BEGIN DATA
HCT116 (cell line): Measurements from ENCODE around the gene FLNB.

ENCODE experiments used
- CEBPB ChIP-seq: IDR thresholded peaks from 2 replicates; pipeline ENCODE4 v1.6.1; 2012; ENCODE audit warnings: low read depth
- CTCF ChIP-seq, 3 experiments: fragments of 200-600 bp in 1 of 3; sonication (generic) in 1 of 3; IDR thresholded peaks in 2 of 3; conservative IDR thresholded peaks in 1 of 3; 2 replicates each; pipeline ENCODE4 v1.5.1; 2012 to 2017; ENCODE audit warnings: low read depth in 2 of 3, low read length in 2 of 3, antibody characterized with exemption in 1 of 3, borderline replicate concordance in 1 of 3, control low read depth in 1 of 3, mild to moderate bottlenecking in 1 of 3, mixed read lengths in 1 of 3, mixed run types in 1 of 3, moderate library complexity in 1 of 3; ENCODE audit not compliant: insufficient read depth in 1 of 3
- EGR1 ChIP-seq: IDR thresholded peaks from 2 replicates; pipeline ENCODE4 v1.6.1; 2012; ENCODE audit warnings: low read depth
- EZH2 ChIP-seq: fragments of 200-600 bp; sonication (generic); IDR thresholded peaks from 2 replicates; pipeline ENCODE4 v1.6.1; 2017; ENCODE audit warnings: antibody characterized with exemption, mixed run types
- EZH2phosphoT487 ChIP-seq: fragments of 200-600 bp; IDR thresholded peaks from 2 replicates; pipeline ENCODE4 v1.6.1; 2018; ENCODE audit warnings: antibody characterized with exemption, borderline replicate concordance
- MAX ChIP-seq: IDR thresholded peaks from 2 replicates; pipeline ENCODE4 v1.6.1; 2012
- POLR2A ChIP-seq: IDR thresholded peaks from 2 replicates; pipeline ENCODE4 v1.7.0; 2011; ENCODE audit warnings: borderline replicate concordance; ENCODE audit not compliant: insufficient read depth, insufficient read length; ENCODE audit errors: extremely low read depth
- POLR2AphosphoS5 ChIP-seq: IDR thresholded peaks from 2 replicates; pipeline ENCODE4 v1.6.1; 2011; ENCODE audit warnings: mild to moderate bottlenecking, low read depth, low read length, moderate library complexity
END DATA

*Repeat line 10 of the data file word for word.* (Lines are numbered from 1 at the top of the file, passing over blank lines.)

- POLR2AphosphoS5 ChIP-seq: IDR thresholded peaks from 2 replicates; pipeline ENCODE4 v1.6.1; 2011; ENCODE audit warnings: mild to moderate bottlenecking, low read depth, low read length, moderate library complexity